Frustrated with Tesla and its lack of customer service, one Model S owner fixed his car by himself
Tesla takes good care of owners who are still within their warranty period, but seems to abandon them once it runs out.
Some of the original Tesla vehicles are now out of warranty. Unfortunately, because the company is so new, finding and having replacement parts readily installed can often prove difficult and expensive. One early Tesla Model S owner, tired of jumping through the hoops to get his car serviced, decide to do it himself. What he found was pretty interesting, according to CNBC.
Greg Furstenwerth pre-ordered his Model S and in 2013 became one of the first Telsa owners in Hawaii. Early on, Furstenwerth said Tesla was all about providing great customer service.
As he explains:
Tesla used to call me. They’d tell me, ‘hey we noticed that there’s something going wrong with your car.’ Or when I had my flat they did their courtesy roadside service. They really took care of me, actually, as an original preorder.
Things went downhill once his Tesla warranty ended, however. “But as soon as I exceeded my warranty, the interactions all went away. I was treated like I didn’t really own a Tesla,” he says.
When Furstenwerth needed service on his vehicle, things got even more troublesome. With the nearest Tesla service station far away, Fustenwerth hoped to find a third-party to perform the maintenance work. Unfortunately, he found few who could fix a Model S. Finding parts also proved difficult since Tesla doesn’t make spare parts, diagnostic tools, or repair manuals readily available.
Eventually, he found parts at some small suppliers online. At one point, however, Furstenwerth thought about destroying his car rather than find a way to get it fixed, as his likely costs exceeded $14,000 at this point.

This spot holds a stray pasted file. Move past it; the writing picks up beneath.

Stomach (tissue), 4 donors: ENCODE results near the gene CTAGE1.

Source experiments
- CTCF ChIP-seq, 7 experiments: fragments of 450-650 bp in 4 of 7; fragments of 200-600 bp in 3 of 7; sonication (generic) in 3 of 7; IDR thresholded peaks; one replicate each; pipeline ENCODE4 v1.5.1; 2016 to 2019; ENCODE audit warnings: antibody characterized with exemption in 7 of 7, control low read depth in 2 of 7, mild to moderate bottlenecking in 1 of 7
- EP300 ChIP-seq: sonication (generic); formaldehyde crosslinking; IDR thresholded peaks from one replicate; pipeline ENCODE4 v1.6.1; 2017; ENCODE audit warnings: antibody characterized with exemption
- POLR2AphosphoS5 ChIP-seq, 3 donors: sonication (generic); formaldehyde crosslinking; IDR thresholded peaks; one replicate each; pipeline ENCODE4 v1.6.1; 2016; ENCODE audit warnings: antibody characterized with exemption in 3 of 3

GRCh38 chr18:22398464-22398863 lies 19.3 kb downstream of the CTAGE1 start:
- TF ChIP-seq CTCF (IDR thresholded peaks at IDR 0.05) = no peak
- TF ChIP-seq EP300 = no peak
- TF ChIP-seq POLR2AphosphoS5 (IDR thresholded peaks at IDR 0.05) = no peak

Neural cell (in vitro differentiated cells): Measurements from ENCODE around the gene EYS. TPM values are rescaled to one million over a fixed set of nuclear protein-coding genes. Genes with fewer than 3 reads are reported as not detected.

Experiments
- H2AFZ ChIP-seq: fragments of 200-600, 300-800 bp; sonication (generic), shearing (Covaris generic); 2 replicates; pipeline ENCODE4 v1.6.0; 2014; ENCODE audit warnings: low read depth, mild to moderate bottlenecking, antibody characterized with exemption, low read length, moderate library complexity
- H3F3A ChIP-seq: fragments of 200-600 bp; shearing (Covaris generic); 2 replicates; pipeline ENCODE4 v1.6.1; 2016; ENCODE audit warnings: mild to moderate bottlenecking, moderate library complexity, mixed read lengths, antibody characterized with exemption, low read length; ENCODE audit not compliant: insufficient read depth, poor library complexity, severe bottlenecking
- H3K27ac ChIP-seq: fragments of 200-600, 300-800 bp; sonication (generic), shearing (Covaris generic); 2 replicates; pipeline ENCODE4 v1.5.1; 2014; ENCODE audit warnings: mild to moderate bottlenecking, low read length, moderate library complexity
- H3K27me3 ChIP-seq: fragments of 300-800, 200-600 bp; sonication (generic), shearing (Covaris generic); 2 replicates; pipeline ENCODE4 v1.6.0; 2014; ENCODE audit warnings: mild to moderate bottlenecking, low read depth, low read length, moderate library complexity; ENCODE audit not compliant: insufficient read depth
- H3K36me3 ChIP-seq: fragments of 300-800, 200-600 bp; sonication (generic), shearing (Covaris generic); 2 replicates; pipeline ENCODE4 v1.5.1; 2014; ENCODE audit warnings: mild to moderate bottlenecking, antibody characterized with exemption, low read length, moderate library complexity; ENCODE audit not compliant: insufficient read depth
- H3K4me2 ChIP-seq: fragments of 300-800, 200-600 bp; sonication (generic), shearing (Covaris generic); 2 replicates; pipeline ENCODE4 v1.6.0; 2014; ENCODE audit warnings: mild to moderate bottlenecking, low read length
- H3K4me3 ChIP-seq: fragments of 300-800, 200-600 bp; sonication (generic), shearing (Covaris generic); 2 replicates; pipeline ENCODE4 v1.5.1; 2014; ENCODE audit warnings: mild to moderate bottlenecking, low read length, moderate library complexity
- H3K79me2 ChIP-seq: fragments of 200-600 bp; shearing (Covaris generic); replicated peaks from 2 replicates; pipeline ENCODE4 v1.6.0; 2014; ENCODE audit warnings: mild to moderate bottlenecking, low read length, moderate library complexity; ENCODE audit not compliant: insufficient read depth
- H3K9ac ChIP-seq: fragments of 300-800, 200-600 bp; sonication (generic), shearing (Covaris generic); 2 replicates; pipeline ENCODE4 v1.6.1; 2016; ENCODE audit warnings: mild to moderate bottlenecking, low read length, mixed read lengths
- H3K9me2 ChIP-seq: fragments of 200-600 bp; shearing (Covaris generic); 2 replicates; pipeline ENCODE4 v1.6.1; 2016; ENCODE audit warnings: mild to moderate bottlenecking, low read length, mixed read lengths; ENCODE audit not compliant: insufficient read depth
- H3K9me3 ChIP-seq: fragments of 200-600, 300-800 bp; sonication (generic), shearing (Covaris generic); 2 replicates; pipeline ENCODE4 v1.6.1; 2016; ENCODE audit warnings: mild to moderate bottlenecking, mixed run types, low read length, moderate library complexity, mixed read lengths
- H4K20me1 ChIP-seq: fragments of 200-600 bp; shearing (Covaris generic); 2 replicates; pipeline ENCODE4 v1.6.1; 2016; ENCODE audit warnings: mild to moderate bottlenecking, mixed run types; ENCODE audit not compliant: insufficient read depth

Then he opened it up and discovered the car wasn’t hard to work on.
When I opened it up, I find out that it’s the easiest car I’ve ever worked on. Easiest device I’ve ever worked on. They built a Lego car. It’s like putting together Legos, taking apart Legos. If you can put together Legos you can put together a Tesla Model S.
Because of his discovery, Furstenwerth is now thinking about helping other out-of-warranty Model S owners.
I want to see Tesla wildly succeed. I have no problem with them being vertically integrated, and running things the way they do for cars that are in warranty. But if they want to get in the mass market, unless they’re gonna run every single service center in every single small town, there’s no way it’s acceptable to have people for minor issues drive and kill an entire day to go to the service center, just for some free Keurig coffee.
While it’s great to hear one person say that working on a Tesla is just like playing with Legos, I doubt that’s the case. Regardless, it’s nice to see that because of this guy’s journey, it might get easier for other Tesla owners to get service on their out of warranty vehicles.
A better solution: Perhaps Tesla should make it easier for owners to find parts and get repairs done. Tesla ownership shouldn’t end once the warranty ends, right?
What do you think? Leave your comments below.
Here are some of the headlines about Tesla making the news recently:
- Some Tesla customers aren’t happy with their purchase nor the customer service provided
- Tesla’s next software update will bring Atari games to its in-car display
- Bummer, the tax credit you would normally get for buying a Tesla is coming to an end